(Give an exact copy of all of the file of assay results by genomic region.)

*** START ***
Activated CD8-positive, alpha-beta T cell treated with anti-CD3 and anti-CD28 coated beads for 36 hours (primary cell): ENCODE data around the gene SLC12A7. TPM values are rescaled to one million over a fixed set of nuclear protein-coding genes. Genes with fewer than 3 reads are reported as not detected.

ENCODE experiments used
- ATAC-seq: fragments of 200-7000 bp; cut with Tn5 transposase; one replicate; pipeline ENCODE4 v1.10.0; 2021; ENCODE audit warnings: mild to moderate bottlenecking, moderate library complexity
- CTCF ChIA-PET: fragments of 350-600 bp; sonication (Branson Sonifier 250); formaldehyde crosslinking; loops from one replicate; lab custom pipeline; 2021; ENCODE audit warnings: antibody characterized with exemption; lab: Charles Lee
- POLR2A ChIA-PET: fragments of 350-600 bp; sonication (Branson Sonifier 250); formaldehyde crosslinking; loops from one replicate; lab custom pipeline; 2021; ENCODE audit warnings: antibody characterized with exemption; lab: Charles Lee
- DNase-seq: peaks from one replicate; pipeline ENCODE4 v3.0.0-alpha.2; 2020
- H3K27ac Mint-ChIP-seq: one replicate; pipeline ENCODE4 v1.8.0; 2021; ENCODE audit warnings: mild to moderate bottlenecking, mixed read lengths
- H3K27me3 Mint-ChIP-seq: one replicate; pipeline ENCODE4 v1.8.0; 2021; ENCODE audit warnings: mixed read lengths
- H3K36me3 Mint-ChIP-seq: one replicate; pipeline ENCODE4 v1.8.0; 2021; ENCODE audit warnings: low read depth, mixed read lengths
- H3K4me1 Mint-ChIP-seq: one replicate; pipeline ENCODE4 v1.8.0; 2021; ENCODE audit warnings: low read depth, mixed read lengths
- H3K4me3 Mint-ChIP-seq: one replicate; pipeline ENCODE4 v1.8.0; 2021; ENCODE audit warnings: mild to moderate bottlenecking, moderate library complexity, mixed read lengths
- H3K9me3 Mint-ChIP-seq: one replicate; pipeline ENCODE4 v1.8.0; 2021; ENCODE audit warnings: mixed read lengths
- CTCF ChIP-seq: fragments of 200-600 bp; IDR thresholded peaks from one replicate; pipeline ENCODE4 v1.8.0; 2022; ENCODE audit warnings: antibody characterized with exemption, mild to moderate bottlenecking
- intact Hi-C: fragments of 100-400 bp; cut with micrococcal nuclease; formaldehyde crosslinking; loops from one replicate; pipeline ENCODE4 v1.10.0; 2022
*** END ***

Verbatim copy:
Activated CD8-positive, alpha-beta T cell treated with anti-CD3 and anti-CD28 coated beads for 36 hours (primary cell): ENCODE data around the gene SLC12A7. TPM values are rescaled to one million over a fixed set of nuclear protein-coding genes. Genes with fewer than 3 reads are reported as not detected.

ENCODE experiments used
- ATAC-seq: fragments of 200-7000 bp; cut with Tn5 transposase; one replicate; pipeline ENCODE4 v1.10.0; 2021; ENCODE audit warnings: mild to moderate bottlenecking, moderate library complexity
- CTCF ChIA-PET: fragments of 350-600 bp; sonication (Branson Sonifier 250); formaldehyde crosslinking; loops from one replicate; lab custom pipeline; 2021; ENCODE audit warnings: antibody characterized with exemption; lab: Charles Lee
- POLR2A ChIA-PET: fragments of 350-600 bp; sonication (Branson Sonifier 250); formaldehyde crosslinking; loops from one replicate; lab custom pipeline; 2021; ENCODE audit warnings: antibody characterized with exemption; lab: Charles Lee
- DNase-seq: peaks from one replicate; pipeline ENCODE4 v3.0.0-alpha.2; 2020
- H3K27ac Mint-ChIP-seq: one replicate; pipeline ENCODE4 v1.8.0; 2021; ENCODE audit warnings: mild to moderate bottlenecking, mixed read lengths
- H3K27me3 Mint-ChIP-seq: one replicate; pipeline ENCODE4 v1.8.0; 2021; ENCODE audit warnings: mixed read lengths
- H3K36me3 Mint-ChIP-seq: one replicate; pipeline ENCODE4 v1.8.0; 2021; ENCODE audit warnings: low read depth, mixed read lengths
- H3K4me1 Mint-ChIP-seq: one replicate; pipeline ENCODE4 v1.8.0; 2021; ENCODE audit warnings: low read depth, mixed read lengths
- H3K4me3 Mint-ChIP-seq: one replicate; pipeline ENCODE4 v1.8.0; 2021; ENCODE audit warnings: mild to moderate bottlenecking, moderate library complexity, mixed read lengths
- H3K9me3 Mint-ChIP-seq: one replicate; pipeline ENCODE4 v1.8.0; 2021; ENCODE audit warnings: mixed read lengths
- CTCF ChIP-seq: fragments of 200-600 bp; IDR thresholded peaks from one replicate; pipeline ENCODE4 v1.8.0; 2022; ENCODE audit warnings: antibody characterized with exemption, mild to moderate bottlenecking
- intact Hi-C: fragments of 100-400 bp; cut with micrococcal nuclease; formaldehyde crosslinking; loops from one replicate; pipeline ENCODE4 v1.10.0; 2022